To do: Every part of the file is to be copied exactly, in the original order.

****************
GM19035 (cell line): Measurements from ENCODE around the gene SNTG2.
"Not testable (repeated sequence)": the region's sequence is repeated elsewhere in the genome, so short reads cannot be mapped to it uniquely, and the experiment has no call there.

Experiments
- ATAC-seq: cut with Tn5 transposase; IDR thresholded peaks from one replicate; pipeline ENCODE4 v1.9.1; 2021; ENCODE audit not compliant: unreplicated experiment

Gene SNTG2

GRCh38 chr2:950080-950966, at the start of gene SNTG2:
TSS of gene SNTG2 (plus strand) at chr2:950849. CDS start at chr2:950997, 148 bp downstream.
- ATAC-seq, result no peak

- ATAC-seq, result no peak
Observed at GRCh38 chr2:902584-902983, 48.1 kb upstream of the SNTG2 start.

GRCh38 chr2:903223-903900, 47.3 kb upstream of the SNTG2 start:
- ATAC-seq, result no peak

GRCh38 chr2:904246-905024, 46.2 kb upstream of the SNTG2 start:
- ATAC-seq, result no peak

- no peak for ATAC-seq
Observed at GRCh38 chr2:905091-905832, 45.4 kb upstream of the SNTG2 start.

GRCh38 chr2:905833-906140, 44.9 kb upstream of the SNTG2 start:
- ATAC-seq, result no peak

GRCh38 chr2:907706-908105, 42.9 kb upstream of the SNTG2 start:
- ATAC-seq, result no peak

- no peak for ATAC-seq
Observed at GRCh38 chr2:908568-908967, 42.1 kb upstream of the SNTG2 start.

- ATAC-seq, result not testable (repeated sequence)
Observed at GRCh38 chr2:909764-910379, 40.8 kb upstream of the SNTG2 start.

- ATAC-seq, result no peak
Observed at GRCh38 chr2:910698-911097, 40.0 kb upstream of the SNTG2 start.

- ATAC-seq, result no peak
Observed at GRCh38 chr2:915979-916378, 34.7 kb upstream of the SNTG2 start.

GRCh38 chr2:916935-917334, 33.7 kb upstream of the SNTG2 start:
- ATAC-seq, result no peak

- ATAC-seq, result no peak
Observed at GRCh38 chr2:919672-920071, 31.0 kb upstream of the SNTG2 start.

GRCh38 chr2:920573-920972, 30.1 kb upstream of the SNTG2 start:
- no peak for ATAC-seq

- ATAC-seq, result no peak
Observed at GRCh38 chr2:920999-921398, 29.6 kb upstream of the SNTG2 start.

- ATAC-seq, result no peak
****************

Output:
GM19035 (cell line): Measurements from ENCODE around the gene SNTG2.
"Not testable (repeated sequence)": the region's sequence is repeated elsewhere in the genome, so short reads cannot be mapped to it uniquely, and the experiment has no call there.

Experiments
- ATAC-seq: cut with Tn5 transposase; IDR thresholded peaks from one replicate; pipeline ENCODE4 v1.9.1; 2021; ENCODE audit not compliant: unreplicated experiment

Gene SNTG2

GRCh38 chr2:950080-950966, at the start of gene SNTG2:
TSS of gene SNTG2 (plus strand) at chr2:950849. CDS start at chr2:950997, 148 bp downstream.
- ATAC-seq, result no peak

- ATAC-seq, result no peak
Observed at GRCh38 chr2:902584-902983, 48.1 kb upstream of the SNTG2 start.

GRCh38 chr2:903223-903900, 47.3 kb upstream of the SNTG2 start:
- ATAC-seq, result no peak

GRCh38 chr2:904246-905024, 46.2 kb upstream of the SNTG2 start:
- ATAC-seq, result no peak

- no peak for ATAC-seq
Observed at GRCh38 chr2:905091-905832, 45.4 kb upstream of the SNTG2 start.

GRCh38 chr2:905833-906140, 44.9 kb upstream of the SNTG2 start:
- ATAC-seq, result no peak

GRCh38 chr2:907706-908105, 42.9 kb upstream of the SNTG2 start:
- ATAC-seq, result no peak

- no peak for ATAC-seq
Observed at GRCh38 chr2:908568-908967, 42.1 kb upstream of the SNTG2 start.

- ATAC-seq, result not testable (repeated sequence)
Observed at GRCh38 chr2:909764-910379, 40.8 kb upstream of the SNTG2 start.

- ATAC-seq, result no peak
Observed at GRCh38 chr2:910698-911097, 40.0 kb upstream of the SNTG2 start.

- ATAC-seq, result no peak
Observed at GRCh38 chr2:915979-916378, 34.7 kb upstream of the SNTG2 start.

GRCh38 chr2:916935-917334, 33.7 kb upstream of the SNTG2 start:
- ATAC-seq, result no peak

- ATAC-seq, result no peak
Observed at GRCh38 chr2:919672-920071, 31.0 kb upstream of the SNTG2 start.

GRCh38 chr2:920573-920972, 30.1 kb upstream of the SNTG2 start:
- no peak for ATAC-seq

- ATAC-seq, result no peak
Observed at GRCh38 chr2:920999-921398, 29.6 kb upstream of the SNTG2 start.

- ATAC-seq, result no peak